Subject: Narwhals

Caroline Margaret Delong (delong@hawaii.edu)
Sun, 25 Apr 1999 13:34:44 -1000

On Sat, 24 Apr 1999, Darcy Errington wrote:

> A student in my SpEd class (4th Grade) is doing his whale report on 
Narwhals.  Do you have any information about this whale species for him?  
He was very interested in echolocation of the Narwhal.  
Thanks for the info.
> 
> Mrs.Darcy Errington
> SpEd. Teacher
> Hugh J. Boyd Elementary School
> Seaside Heights, New Jersey
> 
> <dae@home.com>
> 
Dear Mrs. Errington,

If he has specific questions for me, I would be glad to try to answer
them (I answered the echolocation question below). Here is some general
information on narwhals to start things off-

The narwhal is a unique cetacean species in that the male bears a long
tapering tusk. Narwhals are born grey, then gain white patches with
increasing age until they are white with a black back, head, and neck;
with black edges on their flippers, and flukes. Narwhals live in the
eastern Canadian Arctic Ocean, the waters of western Greenland and east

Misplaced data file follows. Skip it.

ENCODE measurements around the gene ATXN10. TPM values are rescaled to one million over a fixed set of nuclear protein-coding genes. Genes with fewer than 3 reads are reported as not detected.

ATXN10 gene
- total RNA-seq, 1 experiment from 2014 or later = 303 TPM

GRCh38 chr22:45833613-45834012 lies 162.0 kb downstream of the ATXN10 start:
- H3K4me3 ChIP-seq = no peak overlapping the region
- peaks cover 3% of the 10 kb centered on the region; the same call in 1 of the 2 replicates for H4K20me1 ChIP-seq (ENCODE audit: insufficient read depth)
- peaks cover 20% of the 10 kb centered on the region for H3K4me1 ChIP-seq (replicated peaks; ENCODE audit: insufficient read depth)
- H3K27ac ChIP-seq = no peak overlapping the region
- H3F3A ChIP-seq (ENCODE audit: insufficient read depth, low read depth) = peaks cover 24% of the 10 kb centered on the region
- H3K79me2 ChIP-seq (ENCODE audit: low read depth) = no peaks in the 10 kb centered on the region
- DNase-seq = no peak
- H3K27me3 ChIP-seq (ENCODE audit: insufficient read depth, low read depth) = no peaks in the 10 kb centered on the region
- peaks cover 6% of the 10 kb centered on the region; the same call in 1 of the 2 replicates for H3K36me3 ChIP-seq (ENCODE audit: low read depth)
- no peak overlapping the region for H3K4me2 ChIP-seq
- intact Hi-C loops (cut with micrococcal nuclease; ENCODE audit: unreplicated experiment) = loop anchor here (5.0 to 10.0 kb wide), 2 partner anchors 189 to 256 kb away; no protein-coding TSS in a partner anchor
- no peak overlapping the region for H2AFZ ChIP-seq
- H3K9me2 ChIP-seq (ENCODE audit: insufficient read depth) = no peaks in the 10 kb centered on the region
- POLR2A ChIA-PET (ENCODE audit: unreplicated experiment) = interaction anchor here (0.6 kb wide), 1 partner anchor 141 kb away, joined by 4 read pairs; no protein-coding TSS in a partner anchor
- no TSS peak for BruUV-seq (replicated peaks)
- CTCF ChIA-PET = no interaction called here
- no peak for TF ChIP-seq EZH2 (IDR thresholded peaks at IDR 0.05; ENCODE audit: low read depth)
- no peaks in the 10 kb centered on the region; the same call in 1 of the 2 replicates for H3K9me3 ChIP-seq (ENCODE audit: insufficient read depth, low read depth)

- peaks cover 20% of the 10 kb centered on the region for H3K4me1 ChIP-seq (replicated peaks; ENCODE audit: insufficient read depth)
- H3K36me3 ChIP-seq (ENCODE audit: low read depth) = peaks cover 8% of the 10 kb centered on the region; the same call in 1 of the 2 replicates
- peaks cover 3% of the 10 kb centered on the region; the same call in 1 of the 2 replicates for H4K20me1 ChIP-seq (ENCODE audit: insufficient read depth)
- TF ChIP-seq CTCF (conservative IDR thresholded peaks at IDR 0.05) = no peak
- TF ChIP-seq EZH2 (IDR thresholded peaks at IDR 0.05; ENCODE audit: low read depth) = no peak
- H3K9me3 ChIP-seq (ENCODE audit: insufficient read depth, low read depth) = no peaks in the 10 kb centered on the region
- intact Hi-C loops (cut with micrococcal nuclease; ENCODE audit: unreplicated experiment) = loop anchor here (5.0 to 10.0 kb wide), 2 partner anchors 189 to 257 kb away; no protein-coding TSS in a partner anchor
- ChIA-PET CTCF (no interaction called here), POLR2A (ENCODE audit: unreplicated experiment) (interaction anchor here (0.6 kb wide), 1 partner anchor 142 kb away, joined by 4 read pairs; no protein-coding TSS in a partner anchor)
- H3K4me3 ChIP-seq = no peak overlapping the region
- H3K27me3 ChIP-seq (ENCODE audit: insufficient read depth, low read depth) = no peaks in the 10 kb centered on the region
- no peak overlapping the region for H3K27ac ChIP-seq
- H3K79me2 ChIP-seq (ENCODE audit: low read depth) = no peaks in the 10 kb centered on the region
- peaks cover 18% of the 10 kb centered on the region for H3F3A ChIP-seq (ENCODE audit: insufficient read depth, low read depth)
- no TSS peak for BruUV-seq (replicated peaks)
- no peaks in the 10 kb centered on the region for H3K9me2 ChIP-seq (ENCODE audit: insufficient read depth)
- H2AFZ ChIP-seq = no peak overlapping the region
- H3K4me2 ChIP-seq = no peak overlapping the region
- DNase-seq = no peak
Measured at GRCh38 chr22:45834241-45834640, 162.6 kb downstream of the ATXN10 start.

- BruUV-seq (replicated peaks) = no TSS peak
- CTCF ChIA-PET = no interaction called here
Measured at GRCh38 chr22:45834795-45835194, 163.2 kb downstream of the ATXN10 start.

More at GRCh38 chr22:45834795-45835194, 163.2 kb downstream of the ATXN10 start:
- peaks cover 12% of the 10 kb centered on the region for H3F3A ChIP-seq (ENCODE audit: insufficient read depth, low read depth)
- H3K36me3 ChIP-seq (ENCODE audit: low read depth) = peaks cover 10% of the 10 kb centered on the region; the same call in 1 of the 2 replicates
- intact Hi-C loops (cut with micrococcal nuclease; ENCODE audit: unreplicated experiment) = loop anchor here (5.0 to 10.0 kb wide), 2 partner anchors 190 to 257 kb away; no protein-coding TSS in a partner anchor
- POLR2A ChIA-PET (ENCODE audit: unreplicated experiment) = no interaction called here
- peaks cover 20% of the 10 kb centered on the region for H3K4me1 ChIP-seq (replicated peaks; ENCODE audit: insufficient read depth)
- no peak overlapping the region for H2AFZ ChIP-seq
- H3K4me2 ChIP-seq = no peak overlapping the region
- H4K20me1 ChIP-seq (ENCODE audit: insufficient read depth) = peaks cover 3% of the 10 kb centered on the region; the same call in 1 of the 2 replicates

of Greenland, and the Barents, White, Kara, Laptev, East Siberian and
Chukchi seas, and occasionally in the Bering Sea.   Narwhals are hunted by
the Inuit of northern Baffin Island from June to October. Other than man,
the main predator of the narwhal is probably the killer whale (Orcinus
orca). Narwhals eat a variety of foods- for example, Arctic cod, Greenland
halibut, polar cod, squid, and shrimp.

Narwhals produce narrow-band, regularly spaced pulses, ranging from 1.5 to
24 kHz, which are thought to function as both orientation and
communication signals (Ford and Fisher, 1978). Pulse series with irregular
repetition rates resemble the echolocation clicks of delphinids (according
to Ford and Fisher) and may be used for echolocation. 

References:
Ford, J.K.B., & Fisher, H.D.  (1978).  Underwater acoustic signals of the
narwhal (Monodon monoceros). Canadian Journal of Zoology, 56, 552-560.

Ridgway, S.H., & Harrison, R. (Eds.) (1989). Handbook of Marine Mammals.
Volume 4 River Dolphins and Larger Toothed Whales. New York: Academic
Press. 

Aloha,
Caroline